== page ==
1 Department of Micro- and Nanotechnology, Technical University of Denmark2 National Veterinary Institute, Technical University of Denmark3 Section for Virology, National Veterinary Institute, Technical University of Denmark4 Polymer Microsystems for Medical Diagnostics, Department of Micro- and Nanotechnology, Technical University of Denmark5 Risø National Laboratory for Sustainable Energy, Technical University of Denmark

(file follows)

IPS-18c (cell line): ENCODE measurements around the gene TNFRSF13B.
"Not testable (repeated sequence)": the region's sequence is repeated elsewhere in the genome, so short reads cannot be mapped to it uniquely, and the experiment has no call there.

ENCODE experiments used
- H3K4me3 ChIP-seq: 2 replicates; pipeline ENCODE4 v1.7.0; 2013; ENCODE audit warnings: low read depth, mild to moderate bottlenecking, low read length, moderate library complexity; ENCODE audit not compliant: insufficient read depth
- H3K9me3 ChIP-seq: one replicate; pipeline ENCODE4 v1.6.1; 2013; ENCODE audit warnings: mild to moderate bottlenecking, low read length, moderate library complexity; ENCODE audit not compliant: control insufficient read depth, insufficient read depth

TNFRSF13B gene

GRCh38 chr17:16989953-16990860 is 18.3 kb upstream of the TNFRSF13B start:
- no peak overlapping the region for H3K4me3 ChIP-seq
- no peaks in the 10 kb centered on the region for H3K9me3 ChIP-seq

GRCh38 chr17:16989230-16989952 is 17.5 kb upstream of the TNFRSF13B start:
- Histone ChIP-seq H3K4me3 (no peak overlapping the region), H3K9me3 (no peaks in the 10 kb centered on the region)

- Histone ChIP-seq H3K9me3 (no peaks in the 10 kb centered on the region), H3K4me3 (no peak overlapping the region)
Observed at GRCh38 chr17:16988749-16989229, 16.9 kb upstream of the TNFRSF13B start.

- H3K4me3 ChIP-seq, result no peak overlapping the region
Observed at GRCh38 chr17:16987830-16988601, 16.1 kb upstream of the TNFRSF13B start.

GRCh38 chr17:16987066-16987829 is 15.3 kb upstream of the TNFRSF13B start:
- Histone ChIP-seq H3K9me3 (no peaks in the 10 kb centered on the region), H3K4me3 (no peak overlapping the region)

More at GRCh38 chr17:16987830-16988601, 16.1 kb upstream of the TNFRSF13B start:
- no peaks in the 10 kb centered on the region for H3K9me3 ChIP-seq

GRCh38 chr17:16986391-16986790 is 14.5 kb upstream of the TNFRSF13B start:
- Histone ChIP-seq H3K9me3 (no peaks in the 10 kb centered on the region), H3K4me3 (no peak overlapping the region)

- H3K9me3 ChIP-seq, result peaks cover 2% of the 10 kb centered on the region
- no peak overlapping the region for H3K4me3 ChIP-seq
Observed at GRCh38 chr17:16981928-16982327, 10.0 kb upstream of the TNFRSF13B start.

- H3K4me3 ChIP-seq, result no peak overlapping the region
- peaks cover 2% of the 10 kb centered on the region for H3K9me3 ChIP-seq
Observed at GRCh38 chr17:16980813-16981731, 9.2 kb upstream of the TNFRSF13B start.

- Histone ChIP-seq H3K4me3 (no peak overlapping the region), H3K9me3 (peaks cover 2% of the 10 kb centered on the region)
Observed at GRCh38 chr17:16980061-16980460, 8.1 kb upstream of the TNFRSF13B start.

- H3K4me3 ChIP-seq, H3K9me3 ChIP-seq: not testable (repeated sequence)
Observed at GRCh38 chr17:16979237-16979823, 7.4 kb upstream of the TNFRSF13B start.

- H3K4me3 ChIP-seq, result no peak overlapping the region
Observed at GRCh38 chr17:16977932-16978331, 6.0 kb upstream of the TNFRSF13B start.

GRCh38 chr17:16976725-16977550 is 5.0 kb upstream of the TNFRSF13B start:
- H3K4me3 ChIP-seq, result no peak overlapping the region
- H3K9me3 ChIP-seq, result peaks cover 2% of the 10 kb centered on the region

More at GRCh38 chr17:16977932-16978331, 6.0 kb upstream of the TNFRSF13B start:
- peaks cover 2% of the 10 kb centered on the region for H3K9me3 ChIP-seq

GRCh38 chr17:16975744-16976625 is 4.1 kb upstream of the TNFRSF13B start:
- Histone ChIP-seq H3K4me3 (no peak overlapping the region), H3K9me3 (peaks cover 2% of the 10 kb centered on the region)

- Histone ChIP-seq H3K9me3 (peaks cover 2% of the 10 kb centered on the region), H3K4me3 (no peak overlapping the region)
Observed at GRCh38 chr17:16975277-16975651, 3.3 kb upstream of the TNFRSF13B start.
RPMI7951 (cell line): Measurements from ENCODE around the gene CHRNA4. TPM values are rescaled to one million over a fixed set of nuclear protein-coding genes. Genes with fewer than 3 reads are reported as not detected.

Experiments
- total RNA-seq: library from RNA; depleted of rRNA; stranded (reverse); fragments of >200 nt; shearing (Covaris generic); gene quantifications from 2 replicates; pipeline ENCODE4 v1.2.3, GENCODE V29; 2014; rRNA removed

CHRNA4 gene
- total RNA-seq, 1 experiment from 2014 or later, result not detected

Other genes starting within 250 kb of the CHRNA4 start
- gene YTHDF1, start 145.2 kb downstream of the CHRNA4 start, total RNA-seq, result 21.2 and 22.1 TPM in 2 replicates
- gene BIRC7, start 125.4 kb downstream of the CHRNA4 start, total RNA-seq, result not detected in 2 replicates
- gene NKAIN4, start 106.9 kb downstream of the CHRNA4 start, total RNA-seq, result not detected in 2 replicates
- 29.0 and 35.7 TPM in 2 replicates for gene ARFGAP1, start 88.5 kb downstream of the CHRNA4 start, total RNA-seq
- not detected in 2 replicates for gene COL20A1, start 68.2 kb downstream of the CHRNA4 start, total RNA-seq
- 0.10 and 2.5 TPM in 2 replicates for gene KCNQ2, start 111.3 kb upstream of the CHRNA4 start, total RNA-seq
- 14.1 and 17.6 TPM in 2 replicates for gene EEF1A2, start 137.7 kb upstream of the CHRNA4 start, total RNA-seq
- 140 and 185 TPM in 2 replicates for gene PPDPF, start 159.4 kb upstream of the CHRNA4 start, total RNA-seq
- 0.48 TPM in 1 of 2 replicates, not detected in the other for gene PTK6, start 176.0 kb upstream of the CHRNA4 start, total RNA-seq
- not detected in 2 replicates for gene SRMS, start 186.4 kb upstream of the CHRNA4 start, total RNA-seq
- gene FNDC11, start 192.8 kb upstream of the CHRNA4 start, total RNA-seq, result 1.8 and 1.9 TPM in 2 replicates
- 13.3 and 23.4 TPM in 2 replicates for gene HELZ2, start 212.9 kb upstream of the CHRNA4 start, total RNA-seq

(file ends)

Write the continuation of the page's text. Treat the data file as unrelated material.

New and emerging infectious diseases pose a growing global challenge for patient diagnosis and treatment, and for public health responses. Biosensors are one of the fastest growing technologies for in vitro diagnostics, and the sophisticated microsystems offer exciting opportunities for decentralized clinical applications in medicine and diagnostics. In this PhD project, low cost electrochemical plastic sensors for basic research, diagnosis of viral infections or drug discovery were developed and evaluated. In the developed biosensor chip, early signs of virus infection in cell culture could be detected electrically using a cell based biosensing platform. The system responded for the infection of human cells within a few hours. This is a highly competitive time frame compared to viral culture, which is still the golden standard for laboratory diagnosis of viral infections. The biosensing platform was adapted to selectively fish out virions from body fluid by aptamer functionalization. The intact virus particles were captured by immobilized aptamer probes on conductive polymer electrodes, allowing fast and easy electrical detection. The sensor responded rapidly, and showed high sensitivity and specificity. Influenza virus in saliva specimen was detectable within fifteen minutes at a clinically relevant concentration. The device has potential for miniaturization into a cost effective field ready point of care diagnostic system, where the majority of established techniques fail to function outside the specialized laboratory. Microfluidic cell migration devices, imitating in vivo conditions were developed with success, improving the in vitro experimental setup for basic research and drug discovery. Polymer biosensors have reached a new level of maturity, and pathogen detection could benefit from the integration of electrical sensors into low cost plastic microdevices pioneering point of care testing. The presented biosensing platforms have potential for scaling up towards high throughput screening, and are adaptable to other applications in medicine and diagnostics, and other fields.